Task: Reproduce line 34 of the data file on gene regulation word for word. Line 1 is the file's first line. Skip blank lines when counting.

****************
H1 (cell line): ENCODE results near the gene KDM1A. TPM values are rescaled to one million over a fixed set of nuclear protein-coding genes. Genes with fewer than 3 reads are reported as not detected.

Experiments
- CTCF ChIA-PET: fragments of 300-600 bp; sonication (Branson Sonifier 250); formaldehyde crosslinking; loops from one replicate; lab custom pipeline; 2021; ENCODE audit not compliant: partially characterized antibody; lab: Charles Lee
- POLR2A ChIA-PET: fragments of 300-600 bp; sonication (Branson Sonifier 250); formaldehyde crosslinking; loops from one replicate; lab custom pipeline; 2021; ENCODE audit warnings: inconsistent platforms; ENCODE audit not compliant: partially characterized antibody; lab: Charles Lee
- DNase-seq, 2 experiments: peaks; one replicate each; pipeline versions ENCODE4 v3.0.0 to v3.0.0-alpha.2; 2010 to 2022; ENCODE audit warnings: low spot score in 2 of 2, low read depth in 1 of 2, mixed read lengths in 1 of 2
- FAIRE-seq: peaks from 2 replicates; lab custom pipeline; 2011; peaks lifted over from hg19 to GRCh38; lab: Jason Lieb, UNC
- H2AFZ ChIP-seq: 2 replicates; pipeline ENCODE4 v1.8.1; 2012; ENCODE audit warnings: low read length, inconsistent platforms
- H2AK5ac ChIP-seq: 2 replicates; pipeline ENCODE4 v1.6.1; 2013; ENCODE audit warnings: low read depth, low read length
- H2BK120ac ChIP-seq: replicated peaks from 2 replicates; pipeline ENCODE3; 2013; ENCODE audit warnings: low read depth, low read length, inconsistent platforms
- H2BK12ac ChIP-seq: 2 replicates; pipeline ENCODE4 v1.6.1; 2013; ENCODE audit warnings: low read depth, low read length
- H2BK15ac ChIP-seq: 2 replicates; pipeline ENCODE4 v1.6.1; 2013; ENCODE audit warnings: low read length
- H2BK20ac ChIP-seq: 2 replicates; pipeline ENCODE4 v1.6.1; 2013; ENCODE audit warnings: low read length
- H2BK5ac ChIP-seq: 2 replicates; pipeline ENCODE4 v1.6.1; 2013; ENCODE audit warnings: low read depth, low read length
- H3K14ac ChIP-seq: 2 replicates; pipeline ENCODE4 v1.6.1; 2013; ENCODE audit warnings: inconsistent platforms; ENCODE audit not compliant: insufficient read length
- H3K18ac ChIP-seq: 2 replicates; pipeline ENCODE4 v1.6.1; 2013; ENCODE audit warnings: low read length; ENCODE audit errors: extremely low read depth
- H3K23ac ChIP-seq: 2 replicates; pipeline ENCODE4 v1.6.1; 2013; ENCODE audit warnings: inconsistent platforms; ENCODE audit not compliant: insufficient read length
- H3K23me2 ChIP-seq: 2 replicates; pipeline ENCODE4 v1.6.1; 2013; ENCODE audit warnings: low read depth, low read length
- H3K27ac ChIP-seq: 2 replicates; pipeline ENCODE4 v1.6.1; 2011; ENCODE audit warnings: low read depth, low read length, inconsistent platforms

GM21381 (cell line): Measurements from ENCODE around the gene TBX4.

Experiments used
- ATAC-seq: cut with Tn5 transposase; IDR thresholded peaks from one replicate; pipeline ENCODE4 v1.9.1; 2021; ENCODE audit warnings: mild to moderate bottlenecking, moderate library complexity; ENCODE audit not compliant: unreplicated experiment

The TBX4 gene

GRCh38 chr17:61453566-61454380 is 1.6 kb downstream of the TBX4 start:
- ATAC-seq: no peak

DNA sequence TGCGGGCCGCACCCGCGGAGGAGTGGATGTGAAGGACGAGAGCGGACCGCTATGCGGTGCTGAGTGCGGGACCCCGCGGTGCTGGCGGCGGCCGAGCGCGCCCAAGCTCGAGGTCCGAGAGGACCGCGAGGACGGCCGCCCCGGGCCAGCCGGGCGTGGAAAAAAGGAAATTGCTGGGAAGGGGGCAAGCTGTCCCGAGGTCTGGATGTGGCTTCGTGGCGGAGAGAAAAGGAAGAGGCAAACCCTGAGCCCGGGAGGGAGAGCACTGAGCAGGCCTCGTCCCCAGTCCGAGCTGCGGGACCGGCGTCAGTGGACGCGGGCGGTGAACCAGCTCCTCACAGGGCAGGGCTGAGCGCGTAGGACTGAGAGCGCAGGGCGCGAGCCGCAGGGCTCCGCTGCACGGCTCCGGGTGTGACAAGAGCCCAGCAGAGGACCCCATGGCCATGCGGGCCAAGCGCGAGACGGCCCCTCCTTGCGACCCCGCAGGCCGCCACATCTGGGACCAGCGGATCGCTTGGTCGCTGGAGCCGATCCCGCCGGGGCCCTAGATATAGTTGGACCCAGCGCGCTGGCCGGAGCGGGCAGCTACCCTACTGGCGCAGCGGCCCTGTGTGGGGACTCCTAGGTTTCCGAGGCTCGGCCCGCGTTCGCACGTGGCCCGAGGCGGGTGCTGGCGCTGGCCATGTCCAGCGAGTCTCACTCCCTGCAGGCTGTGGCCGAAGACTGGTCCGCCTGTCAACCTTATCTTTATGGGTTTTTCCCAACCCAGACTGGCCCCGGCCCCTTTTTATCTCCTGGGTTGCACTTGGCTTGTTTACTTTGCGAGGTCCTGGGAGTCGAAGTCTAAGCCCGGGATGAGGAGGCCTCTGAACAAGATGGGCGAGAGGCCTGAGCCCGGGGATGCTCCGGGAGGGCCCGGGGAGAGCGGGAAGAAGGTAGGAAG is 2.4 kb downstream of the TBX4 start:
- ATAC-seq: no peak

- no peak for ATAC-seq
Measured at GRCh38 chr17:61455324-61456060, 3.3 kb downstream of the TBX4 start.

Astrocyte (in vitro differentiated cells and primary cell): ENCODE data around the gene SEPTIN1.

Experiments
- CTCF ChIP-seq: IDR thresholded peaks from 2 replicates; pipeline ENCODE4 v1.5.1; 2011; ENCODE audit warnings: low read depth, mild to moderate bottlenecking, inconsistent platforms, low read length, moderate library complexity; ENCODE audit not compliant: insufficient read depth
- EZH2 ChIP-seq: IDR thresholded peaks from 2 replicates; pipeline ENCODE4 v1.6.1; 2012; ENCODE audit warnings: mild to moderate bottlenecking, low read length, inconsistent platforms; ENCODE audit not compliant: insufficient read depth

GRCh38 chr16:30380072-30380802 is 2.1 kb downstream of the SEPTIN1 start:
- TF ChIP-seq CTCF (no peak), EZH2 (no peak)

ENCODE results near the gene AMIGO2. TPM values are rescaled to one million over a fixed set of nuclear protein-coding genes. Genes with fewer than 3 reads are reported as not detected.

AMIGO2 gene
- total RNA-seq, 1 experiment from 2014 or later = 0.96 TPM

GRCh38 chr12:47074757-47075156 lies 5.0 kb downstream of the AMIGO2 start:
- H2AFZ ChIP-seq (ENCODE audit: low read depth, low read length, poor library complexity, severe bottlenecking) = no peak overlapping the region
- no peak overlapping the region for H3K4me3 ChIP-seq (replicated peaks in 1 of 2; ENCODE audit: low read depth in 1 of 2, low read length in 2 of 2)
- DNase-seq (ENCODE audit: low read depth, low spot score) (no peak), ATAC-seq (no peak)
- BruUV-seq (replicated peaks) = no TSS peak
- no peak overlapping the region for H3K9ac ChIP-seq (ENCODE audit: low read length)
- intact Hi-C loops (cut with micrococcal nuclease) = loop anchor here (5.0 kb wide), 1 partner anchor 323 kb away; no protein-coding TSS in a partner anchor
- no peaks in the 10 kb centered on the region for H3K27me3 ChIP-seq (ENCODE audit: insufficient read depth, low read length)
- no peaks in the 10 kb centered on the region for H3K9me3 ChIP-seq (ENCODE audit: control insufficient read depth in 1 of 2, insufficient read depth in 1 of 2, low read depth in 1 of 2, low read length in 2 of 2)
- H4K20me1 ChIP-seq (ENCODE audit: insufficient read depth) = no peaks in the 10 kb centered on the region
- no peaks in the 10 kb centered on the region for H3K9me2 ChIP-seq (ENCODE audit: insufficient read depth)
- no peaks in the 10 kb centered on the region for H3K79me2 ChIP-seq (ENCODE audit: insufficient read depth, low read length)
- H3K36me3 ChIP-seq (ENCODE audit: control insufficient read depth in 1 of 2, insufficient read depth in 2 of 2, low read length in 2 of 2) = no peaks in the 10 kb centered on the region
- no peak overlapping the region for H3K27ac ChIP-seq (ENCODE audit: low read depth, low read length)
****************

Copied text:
- TF ChIP-seq CTCF (no peak), EZH2 (no peak)